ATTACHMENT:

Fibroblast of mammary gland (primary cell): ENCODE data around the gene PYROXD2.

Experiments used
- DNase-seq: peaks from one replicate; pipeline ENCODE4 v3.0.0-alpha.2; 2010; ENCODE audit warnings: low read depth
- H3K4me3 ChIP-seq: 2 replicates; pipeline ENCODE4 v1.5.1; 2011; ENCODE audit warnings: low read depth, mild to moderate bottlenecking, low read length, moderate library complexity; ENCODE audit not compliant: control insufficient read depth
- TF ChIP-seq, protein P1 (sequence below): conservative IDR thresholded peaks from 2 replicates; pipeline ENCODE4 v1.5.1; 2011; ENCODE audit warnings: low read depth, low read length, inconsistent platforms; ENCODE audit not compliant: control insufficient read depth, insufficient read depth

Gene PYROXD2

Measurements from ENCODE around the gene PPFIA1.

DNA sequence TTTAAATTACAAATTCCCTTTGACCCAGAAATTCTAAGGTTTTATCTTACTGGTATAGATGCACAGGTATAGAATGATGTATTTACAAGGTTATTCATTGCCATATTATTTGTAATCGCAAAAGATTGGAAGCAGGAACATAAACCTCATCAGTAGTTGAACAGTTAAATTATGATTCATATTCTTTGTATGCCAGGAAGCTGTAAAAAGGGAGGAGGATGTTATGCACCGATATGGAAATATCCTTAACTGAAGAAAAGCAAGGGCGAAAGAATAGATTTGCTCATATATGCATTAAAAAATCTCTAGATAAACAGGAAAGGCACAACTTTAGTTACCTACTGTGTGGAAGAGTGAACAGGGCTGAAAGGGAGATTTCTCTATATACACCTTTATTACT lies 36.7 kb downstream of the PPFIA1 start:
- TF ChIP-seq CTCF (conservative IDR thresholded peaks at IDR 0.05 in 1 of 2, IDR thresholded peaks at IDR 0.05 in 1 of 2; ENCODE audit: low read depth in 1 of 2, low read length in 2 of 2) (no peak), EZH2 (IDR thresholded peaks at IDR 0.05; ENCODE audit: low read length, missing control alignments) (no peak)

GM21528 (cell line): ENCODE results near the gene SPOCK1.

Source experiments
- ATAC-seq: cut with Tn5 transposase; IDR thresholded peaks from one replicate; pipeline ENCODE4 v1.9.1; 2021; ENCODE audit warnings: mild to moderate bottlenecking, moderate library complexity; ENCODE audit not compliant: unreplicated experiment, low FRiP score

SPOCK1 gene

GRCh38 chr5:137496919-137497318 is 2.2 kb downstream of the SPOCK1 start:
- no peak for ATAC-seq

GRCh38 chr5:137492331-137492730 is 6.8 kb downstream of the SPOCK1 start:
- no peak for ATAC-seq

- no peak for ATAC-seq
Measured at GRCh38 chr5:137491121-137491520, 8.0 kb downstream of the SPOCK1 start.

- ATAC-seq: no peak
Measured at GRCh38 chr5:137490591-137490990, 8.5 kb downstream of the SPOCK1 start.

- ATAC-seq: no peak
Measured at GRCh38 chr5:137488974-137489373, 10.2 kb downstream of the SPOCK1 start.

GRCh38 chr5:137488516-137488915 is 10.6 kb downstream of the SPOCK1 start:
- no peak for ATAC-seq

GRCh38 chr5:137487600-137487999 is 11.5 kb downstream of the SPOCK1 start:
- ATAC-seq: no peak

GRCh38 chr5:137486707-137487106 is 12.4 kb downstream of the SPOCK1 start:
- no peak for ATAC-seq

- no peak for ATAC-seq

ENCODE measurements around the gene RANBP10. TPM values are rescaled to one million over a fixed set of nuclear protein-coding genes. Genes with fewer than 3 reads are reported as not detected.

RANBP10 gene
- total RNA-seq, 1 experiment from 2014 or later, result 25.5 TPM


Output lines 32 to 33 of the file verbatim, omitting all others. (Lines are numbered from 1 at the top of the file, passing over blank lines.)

RANBP10 gene
- total RNA-seq, 1 experiment from 2014 or later, result 25.5 TPM